M.A Jinnah presented his famous fourteen points on March 28,1929 to the Muslim League Council at their session in Delhi. Since all the Muslims opposed the Nehru Report, these points were to counter the proposals made in the Nehru Report. The points were to recommend the reforms that would defend the rights of the Muslims of the sub-continent.
These points were as follows:
1- The form of the future constitution should be federal, with the residuary powers to be vested in the provinces.
2- A uniform measure of autonomy shall be granted to all provinces.
3- All legislatures in the country and other elected bodies shall be constituted on the definite principle of adequate and effective representation of minorities in every province without reducing the majority in any province to a minority or even equality.
4- In the Central Legislature, Muslim representation shall not be less than one third.
5- Representation of communal groups shall continue to be by separate electorates: provided that it shall be open to any community, at any time, to abandon its separate electorate in favor of joint electorate.
6- Any territorial redistribution that might at any time be necessary shall not in anyway affect the Muslim majority in the Punjab, Bengal and the NWFP.
7- Full religious liberty i.e. liberty of belief, worship, and observance, propaganda, association, and education, shall be guaranteed to all communities.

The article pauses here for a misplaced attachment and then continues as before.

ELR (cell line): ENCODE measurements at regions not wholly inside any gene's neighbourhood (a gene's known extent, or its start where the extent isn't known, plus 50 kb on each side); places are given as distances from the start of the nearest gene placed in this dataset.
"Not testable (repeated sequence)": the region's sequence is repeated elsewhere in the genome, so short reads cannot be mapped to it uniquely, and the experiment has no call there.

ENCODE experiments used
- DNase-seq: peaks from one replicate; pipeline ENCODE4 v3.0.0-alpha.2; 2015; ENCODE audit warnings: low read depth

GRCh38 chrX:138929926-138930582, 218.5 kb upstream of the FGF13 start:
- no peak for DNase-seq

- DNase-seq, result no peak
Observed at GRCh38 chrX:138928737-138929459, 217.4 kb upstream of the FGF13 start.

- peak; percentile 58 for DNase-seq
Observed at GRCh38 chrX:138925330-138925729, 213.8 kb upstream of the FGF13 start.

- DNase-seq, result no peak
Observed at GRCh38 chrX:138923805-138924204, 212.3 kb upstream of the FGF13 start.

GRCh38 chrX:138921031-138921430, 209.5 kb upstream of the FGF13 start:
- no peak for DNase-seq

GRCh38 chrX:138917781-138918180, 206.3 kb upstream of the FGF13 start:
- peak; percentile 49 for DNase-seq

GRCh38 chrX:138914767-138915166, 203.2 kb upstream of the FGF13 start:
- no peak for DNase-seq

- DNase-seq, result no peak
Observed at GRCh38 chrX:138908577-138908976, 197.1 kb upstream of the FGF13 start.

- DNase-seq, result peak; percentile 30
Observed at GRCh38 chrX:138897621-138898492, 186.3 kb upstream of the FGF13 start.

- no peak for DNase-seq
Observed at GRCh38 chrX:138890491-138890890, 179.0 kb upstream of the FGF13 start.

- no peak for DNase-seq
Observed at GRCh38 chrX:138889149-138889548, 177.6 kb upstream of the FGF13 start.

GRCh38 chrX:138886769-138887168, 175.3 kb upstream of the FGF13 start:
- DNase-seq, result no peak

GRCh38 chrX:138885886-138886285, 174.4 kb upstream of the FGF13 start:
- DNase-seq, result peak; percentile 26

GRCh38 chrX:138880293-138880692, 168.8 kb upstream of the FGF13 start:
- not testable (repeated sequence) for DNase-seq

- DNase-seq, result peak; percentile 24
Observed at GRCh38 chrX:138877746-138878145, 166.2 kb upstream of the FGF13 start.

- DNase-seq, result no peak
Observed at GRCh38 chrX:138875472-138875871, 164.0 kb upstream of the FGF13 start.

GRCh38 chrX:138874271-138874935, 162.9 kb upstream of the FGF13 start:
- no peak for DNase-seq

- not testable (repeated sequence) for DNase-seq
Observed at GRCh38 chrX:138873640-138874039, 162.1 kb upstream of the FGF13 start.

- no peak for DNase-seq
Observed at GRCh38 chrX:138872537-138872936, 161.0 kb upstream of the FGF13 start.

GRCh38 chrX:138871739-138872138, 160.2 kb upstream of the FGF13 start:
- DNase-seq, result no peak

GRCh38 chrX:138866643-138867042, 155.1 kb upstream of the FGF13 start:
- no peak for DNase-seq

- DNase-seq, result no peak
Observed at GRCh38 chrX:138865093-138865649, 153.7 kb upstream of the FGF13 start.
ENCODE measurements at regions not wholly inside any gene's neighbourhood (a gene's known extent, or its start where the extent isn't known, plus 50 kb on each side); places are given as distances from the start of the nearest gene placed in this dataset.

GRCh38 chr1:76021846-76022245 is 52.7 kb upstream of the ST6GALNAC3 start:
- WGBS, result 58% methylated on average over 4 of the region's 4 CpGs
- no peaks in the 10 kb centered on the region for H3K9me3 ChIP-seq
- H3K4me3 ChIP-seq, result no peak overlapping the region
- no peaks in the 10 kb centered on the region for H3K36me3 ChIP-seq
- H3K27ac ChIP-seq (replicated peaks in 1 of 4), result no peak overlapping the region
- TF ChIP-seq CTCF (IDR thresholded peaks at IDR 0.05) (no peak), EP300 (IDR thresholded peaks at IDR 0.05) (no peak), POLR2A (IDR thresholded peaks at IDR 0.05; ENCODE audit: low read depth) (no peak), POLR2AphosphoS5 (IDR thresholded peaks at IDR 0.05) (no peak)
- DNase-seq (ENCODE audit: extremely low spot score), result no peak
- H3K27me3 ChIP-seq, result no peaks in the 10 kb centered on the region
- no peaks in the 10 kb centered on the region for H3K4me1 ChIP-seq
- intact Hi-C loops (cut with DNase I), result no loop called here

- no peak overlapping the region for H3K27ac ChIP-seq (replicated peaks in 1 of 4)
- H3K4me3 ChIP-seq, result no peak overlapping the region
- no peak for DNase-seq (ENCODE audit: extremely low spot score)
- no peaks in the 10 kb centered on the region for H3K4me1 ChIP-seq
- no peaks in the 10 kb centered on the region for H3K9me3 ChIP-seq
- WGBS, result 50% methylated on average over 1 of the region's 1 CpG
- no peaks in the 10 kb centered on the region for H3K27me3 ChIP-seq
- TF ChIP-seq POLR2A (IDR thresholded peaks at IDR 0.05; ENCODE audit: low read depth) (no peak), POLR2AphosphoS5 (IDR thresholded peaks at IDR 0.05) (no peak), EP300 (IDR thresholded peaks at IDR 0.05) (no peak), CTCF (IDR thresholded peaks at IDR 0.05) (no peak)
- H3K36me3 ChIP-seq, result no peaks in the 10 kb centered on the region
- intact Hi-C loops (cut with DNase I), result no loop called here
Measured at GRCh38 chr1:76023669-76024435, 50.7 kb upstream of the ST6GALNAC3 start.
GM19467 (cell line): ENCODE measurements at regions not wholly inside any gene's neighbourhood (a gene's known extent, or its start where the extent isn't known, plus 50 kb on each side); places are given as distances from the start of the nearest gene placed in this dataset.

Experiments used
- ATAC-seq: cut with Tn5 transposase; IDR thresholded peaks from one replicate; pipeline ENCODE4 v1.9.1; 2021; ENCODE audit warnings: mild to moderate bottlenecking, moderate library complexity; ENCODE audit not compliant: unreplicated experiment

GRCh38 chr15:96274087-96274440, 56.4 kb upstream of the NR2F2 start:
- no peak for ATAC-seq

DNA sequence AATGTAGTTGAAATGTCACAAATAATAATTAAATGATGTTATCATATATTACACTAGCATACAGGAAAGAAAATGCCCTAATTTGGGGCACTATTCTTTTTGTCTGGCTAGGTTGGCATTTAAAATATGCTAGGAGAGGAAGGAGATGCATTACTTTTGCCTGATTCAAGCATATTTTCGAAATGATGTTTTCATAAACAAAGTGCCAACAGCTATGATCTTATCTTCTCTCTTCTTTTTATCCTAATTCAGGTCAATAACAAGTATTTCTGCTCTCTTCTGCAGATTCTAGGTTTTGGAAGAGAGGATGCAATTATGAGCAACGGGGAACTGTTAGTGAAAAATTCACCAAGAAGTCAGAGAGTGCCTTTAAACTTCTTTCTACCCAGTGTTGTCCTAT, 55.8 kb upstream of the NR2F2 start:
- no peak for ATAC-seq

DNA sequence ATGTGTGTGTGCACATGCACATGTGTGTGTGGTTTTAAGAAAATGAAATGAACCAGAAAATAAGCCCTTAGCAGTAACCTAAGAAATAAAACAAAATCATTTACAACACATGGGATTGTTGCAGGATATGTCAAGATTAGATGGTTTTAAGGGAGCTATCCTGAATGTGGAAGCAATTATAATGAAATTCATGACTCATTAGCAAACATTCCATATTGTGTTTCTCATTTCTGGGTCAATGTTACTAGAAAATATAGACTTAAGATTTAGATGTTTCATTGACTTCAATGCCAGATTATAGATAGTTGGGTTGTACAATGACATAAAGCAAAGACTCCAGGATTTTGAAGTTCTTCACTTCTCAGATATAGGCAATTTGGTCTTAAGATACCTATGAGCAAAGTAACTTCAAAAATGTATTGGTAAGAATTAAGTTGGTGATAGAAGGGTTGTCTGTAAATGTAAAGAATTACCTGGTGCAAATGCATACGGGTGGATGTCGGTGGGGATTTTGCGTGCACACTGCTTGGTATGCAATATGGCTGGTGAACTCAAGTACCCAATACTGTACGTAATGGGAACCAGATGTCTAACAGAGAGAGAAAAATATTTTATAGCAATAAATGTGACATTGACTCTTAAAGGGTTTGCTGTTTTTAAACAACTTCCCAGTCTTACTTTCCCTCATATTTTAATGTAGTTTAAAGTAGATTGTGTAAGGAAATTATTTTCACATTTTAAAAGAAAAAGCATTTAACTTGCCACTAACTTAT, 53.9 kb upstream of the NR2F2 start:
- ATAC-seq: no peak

8- No bill or resolution or any part thereof shall be passed in any legislature or any other elected body if three fourths of the members of any community in that particular body oppose such a bill, resolution or part thereof on the ground that it would be injurious to that community or in the alternative, such other method is devised as may be found feasible practicable to deal with such cases.
9- Sind should be separated from the Bombay Presidency.
10- Reforms should be introduced in the NWFP and Balochistan on the same footing as in other provinces.
11- Provision should be made in the Constitution giving Muslims an adequate share along with the other Indians in all the services of the State and in local self-governing bodies, having due regard to the requirements of efficiency.
12- The Constitution should embody adequate safeguards for the protection of Muslim culture and for the protection and promotion of Muslim education, language, religion and personal laws and Muslim charitable institutions and for their due share in the grants-in-aid given by the State and by local self-governing bodies.
13- No cabinet, either Central or Provincial, should be formed without there being a proportion of at least one-third Muslim ministers.
14- No change shall be made in the Constitution by the Central Legislature except with the concurrence of the States constituting the Indian Federation.